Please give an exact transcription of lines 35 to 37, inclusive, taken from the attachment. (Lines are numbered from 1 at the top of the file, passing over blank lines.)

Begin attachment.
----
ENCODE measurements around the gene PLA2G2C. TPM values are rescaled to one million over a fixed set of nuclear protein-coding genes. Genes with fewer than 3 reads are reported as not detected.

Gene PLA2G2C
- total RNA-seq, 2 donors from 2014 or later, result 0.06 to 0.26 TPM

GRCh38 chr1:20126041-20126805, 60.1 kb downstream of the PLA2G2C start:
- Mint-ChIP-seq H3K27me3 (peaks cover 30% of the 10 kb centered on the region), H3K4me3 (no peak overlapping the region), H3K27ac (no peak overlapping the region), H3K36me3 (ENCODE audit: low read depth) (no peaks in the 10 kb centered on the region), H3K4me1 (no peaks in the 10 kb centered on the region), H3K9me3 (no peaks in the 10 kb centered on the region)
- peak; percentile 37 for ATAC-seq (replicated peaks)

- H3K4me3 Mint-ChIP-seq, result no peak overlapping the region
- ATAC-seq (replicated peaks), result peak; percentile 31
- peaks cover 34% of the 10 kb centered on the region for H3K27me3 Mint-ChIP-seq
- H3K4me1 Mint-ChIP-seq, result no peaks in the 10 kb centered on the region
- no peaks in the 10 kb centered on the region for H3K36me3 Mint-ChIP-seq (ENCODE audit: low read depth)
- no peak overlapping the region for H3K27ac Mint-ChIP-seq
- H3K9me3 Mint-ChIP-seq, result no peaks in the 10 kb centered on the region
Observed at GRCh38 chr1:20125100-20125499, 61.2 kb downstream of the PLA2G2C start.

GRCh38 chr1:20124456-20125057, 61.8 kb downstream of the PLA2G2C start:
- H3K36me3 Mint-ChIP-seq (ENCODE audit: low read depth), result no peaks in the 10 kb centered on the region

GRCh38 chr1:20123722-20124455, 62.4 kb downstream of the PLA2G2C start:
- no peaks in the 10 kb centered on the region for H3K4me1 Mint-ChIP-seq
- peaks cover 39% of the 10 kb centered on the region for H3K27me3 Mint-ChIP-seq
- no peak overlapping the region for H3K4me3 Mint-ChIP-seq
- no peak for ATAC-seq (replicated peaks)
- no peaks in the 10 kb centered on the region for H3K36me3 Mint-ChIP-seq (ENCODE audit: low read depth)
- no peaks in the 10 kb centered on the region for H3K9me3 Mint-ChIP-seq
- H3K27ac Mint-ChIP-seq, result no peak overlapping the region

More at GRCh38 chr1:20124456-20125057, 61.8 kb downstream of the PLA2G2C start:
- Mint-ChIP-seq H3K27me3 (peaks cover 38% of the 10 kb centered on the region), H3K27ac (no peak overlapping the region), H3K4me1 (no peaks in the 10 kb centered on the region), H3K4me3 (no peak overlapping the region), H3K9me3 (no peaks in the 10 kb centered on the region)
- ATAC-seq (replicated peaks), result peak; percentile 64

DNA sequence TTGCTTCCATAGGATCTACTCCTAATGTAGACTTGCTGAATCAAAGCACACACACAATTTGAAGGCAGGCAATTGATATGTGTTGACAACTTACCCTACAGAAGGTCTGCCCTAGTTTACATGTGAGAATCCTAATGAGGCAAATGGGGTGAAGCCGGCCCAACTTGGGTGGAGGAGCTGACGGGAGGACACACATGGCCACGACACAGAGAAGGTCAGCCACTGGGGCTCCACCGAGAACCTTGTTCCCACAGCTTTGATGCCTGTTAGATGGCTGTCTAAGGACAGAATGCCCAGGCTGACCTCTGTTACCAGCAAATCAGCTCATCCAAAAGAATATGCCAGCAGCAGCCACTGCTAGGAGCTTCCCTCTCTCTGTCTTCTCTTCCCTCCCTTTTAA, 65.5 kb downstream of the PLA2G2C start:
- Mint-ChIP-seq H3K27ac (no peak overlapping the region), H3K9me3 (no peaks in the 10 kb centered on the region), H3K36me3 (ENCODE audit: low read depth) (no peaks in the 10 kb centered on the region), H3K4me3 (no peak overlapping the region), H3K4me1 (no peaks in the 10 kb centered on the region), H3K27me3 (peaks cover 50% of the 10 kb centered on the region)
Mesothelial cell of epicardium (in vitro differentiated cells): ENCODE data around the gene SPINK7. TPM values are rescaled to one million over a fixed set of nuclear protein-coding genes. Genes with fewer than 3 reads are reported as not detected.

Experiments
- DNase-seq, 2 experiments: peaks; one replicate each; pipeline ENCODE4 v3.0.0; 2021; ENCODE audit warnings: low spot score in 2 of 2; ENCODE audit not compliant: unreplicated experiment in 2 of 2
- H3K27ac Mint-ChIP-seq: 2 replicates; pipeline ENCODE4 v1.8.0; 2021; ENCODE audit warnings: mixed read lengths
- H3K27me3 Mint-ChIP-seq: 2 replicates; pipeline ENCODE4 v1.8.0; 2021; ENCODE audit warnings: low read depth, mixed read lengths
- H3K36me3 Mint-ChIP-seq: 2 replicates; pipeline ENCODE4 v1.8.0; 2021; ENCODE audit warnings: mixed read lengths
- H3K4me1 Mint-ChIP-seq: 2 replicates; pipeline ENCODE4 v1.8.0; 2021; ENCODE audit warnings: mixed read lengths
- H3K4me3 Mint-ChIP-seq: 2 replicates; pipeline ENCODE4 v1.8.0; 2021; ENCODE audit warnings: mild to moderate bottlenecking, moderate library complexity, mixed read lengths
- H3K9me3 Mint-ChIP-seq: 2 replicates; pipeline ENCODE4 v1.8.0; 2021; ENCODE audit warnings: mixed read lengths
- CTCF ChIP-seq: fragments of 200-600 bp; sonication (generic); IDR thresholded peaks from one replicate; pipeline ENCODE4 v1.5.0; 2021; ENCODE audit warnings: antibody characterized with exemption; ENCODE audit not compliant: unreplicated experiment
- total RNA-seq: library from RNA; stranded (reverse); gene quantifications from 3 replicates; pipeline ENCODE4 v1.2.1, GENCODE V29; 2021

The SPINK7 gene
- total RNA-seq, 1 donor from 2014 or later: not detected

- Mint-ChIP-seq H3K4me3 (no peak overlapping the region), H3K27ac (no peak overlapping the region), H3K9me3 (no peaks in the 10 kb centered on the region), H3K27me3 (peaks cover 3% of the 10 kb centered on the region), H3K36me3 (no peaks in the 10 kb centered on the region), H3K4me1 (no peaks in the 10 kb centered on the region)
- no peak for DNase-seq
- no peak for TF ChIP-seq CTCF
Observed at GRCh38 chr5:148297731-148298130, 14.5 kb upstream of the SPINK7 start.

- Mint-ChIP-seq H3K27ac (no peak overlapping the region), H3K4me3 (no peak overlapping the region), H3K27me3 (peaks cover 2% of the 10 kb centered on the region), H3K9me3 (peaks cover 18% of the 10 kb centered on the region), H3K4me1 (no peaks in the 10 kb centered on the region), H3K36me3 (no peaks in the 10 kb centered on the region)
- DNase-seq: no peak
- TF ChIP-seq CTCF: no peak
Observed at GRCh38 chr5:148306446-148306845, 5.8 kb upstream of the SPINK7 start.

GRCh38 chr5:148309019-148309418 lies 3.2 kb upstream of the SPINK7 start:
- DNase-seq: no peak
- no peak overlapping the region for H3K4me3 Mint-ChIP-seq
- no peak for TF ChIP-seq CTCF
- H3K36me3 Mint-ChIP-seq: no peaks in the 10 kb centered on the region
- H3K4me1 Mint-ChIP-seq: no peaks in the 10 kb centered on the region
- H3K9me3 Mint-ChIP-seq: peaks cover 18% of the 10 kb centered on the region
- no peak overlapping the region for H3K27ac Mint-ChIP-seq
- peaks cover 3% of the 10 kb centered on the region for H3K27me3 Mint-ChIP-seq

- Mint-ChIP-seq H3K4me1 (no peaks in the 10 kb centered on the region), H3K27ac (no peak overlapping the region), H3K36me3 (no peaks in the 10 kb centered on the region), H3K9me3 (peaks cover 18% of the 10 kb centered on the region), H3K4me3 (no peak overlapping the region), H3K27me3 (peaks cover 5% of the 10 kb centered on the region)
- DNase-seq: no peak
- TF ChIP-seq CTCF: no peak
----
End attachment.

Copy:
- H3K36me3 Mint-ChIP-seq: 2 replicates; pipeline ENCODE4 v1.8.0; 2021; ENCODE audit warnings: mixed read lengths
- H3K4me1 Mint-ChIP-seq: 2 replicates; pipeline ENCODE4 v1.8.0; 2021; ENCODE audit warnings: mixed read lengths
- H3K4me3 Mint-ChIP-seq: 2 replicates; pipeline ENCODE4 v1.8.0; 2021; ENCODE audit warnings: mild to moderate bottlenecking, moderate library complexity, mixed read lengths